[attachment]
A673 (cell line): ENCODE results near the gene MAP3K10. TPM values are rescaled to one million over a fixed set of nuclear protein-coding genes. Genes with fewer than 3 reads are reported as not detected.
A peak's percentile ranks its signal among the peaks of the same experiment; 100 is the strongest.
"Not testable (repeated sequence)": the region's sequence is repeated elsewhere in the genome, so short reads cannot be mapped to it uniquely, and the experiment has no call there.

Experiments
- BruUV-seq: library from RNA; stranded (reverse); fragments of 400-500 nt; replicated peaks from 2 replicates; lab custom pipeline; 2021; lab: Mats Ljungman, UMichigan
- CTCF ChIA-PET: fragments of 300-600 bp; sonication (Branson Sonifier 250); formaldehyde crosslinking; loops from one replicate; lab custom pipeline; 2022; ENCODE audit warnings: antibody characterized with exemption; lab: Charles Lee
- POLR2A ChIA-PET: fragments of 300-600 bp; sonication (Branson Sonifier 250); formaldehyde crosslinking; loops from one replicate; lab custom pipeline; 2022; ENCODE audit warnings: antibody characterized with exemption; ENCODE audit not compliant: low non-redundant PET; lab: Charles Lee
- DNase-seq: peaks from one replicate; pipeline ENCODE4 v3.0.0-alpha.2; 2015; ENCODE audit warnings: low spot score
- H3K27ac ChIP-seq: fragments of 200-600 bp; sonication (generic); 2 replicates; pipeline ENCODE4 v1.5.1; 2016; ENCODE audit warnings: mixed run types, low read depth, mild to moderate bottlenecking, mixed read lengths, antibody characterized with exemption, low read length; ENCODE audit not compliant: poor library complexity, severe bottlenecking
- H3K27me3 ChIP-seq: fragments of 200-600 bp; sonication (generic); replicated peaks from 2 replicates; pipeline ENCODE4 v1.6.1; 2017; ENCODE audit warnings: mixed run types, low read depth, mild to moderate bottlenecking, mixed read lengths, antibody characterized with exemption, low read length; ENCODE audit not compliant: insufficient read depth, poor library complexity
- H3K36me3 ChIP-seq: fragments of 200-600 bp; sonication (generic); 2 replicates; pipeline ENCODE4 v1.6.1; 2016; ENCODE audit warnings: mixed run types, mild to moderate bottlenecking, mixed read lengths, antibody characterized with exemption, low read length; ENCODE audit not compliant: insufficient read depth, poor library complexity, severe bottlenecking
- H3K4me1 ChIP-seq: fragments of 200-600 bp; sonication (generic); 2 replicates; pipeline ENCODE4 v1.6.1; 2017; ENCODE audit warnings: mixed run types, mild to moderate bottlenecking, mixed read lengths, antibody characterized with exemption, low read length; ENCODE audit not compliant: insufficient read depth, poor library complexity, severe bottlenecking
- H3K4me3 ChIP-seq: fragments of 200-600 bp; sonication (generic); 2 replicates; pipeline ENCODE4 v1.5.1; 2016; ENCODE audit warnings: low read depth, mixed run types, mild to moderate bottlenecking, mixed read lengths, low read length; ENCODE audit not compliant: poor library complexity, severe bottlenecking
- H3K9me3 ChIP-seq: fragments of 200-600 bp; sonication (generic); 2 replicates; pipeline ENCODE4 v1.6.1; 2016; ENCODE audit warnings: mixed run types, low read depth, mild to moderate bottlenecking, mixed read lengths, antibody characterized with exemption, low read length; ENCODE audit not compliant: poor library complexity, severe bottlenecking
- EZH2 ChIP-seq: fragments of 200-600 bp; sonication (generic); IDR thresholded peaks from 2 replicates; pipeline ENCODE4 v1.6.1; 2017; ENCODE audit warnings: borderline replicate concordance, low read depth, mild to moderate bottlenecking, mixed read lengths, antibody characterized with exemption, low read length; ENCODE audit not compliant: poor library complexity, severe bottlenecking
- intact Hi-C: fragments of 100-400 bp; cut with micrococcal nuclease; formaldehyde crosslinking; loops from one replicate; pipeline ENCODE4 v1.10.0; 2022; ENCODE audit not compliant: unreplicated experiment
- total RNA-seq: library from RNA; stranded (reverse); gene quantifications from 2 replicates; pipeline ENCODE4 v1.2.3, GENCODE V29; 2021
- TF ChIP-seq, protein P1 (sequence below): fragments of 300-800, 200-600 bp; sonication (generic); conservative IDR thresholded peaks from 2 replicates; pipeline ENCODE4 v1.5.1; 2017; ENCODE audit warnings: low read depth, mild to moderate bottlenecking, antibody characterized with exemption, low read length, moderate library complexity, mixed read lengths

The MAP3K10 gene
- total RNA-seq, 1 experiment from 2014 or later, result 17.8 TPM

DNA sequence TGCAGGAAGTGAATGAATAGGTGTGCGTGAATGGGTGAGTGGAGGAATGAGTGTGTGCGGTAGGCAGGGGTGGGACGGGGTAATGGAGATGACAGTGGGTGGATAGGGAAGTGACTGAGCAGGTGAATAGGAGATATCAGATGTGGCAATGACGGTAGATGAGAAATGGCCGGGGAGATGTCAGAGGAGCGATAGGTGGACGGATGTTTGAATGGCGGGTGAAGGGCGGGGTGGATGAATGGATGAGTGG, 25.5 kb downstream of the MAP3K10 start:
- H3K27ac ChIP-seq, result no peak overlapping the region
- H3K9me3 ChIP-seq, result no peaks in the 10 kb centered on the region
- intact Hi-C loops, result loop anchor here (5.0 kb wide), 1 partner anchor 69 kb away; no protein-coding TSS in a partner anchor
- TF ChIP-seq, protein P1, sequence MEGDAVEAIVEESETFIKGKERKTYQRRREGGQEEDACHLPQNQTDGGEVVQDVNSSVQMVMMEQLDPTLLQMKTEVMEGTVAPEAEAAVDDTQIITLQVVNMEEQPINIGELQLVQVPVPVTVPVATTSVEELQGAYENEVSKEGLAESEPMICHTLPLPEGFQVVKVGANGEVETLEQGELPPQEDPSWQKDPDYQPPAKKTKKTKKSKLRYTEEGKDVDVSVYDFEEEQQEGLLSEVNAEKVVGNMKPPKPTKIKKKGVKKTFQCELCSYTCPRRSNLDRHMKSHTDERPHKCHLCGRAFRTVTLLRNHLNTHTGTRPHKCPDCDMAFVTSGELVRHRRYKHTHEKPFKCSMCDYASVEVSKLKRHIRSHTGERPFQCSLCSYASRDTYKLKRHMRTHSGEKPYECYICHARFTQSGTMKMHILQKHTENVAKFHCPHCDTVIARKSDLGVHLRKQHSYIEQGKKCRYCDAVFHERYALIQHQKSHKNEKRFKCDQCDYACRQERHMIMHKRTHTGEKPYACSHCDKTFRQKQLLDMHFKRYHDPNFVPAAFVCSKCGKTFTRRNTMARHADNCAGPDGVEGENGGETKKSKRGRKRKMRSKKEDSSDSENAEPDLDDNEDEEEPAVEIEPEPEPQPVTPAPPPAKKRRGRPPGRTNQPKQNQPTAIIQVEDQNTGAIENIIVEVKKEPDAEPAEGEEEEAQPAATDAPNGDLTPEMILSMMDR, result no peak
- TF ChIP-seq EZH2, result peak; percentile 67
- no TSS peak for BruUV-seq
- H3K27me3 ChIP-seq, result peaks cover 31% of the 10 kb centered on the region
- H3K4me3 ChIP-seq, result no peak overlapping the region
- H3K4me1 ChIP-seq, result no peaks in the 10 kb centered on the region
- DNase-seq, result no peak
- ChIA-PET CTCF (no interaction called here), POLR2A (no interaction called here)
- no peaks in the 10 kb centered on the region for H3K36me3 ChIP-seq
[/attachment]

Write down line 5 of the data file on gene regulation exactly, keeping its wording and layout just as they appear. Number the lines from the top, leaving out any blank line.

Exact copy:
- BruUV-seq: library from RNA; stranded (reverse); fragments of 400-500 nt; replicated peaks from 2 replicates; lab custom pipeline; 2021; lab: Mats Ljungman, UMichigan